The third approach is to devolve more responsibility to the states, with the Commonwealth vacating the field, or at least reducing its presence by abolishing or drastically reducing its involvement in schools, hospitals, environmental and planning approvals etc. The National Commission of Audit advocated this position, as have others who wish to see a return to a more balanced federation.

Now prime minister, Mr Abbott has suggested as much with talk about the states needing to act like ‘adults’ and to become sovereign in their own fields of policy responsibility. The states themselves have on occasion advocated this.

To do so will require a larger and more certain revenue base for the states – preferably with the Commonwealth reducing its own share so that overall taxes don’t increase.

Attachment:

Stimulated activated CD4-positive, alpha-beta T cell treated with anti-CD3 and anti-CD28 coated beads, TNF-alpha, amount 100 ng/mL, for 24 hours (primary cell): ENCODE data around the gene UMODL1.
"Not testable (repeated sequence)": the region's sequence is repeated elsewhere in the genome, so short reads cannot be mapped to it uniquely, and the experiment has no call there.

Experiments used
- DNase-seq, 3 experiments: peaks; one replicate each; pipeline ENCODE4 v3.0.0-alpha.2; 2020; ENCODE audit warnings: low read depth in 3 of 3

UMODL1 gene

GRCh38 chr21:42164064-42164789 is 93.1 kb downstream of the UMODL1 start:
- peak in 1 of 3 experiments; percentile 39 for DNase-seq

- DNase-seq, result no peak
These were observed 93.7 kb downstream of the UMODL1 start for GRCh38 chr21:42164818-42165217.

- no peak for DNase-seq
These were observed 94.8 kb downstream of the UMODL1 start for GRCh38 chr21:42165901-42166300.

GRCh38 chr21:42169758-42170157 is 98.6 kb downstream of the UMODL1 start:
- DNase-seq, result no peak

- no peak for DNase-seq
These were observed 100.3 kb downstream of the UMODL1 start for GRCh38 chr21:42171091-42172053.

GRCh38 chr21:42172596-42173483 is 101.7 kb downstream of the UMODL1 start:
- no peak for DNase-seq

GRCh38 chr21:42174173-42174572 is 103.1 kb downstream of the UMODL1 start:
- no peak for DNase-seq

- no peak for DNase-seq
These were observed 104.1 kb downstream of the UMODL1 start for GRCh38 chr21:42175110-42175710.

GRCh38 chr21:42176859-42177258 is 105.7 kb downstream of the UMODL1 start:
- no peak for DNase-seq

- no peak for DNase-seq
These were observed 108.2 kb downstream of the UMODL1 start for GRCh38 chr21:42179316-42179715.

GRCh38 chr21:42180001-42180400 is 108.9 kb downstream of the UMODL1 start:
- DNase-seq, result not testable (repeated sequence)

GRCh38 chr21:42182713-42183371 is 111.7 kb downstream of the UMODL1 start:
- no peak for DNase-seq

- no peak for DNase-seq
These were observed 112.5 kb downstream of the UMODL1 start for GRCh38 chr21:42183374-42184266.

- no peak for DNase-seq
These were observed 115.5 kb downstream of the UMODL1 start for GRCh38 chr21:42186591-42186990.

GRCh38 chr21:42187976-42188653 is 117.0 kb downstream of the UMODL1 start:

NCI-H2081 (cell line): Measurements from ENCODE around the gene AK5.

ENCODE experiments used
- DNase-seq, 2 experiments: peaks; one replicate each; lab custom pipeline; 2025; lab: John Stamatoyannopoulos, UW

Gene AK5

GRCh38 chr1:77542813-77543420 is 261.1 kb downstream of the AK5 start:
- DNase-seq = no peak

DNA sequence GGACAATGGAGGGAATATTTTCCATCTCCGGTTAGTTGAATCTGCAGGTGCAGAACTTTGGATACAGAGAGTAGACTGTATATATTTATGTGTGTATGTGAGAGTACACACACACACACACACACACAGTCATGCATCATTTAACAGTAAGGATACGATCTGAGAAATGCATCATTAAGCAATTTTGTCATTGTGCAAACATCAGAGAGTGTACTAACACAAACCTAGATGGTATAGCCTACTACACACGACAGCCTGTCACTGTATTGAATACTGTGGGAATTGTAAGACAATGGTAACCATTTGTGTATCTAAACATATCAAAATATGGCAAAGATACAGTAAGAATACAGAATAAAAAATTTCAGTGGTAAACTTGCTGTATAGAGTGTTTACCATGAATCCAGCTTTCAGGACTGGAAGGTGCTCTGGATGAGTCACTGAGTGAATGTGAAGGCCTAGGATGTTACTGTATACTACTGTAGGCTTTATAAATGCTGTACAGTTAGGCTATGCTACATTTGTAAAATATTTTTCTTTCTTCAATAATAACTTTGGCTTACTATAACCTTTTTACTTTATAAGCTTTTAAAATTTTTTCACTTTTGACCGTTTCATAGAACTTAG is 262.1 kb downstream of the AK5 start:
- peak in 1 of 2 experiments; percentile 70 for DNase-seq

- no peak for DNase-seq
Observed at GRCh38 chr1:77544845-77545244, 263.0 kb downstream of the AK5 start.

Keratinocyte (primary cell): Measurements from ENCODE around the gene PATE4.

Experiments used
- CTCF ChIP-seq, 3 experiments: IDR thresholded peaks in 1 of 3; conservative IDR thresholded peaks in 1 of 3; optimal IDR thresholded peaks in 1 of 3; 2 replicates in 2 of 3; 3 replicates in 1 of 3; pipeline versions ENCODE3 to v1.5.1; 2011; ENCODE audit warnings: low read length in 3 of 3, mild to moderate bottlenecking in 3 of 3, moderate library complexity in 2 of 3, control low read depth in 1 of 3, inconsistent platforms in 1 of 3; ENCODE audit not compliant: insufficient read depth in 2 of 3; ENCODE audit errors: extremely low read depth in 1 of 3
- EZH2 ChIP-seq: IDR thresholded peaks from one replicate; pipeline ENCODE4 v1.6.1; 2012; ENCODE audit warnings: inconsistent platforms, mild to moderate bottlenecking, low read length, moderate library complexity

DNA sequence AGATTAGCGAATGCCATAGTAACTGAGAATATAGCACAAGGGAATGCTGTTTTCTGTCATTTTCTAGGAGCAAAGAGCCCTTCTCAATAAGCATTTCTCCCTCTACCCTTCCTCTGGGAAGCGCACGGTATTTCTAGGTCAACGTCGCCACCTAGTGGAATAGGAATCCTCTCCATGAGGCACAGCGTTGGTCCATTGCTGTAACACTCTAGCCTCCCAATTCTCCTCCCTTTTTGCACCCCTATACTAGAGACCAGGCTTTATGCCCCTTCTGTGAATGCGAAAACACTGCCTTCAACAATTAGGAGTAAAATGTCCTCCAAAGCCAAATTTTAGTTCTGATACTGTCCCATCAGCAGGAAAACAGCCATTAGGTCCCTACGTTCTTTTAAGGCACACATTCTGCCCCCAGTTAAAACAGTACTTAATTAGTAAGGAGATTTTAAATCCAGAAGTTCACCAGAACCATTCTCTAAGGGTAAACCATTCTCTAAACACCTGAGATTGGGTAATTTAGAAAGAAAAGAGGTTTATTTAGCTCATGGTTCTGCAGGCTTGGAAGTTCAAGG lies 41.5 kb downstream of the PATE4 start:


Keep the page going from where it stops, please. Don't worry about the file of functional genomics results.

This brings us to the federal budget. The proposed cuts have put the coverage and level of GST back on the discussion table. But neither level of government wants to be seen as the one pushing for an increase, especially with Victoria, NSW and Queensland all holding elections over the coming year.

Meanwhile, WA expresses disinterest unless the distribution of GST revenues among the states is changed so that it gets a better deal. Unsurprisingly, the Commonwealth has said it is up to the states to come to an agreement before they will do anything.